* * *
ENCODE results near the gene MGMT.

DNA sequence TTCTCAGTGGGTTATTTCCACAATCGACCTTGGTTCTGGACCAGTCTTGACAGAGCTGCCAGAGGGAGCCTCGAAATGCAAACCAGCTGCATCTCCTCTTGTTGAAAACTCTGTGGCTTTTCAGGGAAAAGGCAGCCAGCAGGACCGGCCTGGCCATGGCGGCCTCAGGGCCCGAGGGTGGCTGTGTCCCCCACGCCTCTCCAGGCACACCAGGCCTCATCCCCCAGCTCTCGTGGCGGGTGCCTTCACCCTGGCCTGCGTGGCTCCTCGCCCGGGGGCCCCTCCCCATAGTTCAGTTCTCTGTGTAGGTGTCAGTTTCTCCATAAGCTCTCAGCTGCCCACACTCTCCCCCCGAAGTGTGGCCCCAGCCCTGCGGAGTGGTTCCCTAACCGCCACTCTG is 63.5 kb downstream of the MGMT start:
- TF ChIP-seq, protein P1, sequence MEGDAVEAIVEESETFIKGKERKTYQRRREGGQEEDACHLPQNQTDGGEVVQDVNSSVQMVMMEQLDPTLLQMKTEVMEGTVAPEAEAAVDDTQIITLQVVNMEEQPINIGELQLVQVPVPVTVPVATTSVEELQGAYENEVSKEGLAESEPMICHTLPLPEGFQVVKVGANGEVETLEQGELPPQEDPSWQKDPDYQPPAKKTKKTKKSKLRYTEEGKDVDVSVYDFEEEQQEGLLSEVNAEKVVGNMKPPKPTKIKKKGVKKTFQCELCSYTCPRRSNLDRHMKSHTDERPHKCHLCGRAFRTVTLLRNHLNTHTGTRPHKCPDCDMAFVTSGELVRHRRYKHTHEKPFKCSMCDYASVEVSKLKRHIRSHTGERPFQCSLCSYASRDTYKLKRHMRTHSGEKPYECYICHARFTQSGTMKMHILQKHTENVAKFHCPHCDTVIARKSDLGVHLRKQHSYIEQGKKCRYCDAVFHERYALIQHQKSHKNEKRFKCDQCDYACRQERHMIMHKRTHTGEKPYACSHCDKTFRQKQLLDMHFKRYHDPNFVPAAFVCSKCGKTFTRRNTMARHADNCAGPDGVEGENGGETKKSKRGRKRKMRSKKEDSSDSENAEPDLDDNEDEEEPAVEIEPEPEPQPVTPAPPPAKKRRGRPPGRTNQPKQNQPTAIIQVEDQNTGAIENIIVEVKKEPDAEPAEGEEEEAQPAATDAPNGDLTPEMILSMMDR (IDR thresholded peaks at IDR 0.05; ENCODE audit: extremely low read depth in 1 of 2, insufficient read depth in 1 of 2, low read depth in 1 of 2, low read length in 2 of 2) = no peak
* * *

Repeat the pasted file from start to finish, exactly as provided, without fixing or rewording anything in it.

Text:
ENCODE results near the gene MGMT.

DNA sequence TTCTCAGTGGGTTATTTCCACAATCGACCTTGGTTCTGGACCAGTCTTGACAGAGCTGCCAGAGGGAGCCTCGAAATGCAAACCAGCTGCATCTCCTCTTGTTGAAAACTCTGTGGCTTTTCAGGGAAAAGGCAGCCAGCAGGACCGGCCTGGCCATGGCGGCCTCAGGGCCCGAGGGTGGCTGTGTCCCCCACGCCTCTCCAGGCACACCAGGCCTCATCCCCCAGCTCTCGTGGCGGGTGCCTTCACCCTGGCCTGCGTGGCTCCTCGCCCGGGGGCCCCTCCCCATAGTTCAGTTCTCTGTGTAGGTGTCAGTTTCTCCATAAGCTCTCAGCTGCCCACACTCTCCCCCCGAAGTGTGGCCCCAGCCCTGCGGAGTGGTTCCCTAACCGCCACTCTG is 63.5 kb downstream of the MGMT start:
- TF ChIP-seq, protein P1, sequence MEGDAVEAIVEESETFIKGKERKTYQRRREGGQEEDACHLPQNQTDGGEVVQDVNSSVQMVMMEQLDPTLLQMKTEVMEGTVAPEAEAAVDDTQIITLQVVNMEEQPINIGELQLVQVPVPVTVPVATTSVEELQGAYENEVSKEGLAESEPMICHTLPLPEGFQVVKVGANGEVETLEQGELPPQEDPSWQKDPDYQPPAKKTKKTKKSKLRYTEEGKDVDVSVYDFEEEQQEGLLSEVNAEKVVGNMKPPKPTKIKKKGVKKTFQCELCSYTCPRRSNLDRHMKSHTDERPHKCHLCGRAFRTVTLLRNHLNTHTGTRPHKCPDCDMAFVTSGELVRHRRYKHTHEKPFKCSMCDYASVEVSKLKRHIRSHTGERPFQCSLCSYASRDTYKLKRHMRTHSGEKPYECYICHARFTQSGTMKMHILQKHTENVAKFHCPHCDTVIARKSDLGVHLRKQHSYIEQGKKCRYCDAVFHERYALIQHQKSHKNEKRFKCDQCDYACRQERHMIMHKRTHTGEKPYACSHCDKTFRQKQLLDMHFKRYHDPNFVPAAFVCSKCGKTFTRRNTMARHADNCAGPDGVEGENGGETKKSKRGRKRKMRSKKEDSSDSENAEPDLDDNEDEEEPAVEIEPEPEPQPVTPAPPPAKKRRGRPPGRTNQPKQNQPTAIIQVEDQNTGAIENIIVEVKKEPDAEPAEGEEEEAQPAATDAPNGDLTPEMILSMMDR (IDR thresholded peaks at IDR 0.05; ENCODE audit: extremely low read depth in 1 of 2, insufficient read depth in 1 of 2, low read depth in 1 of 2, low read length in 2 of 2) = no peak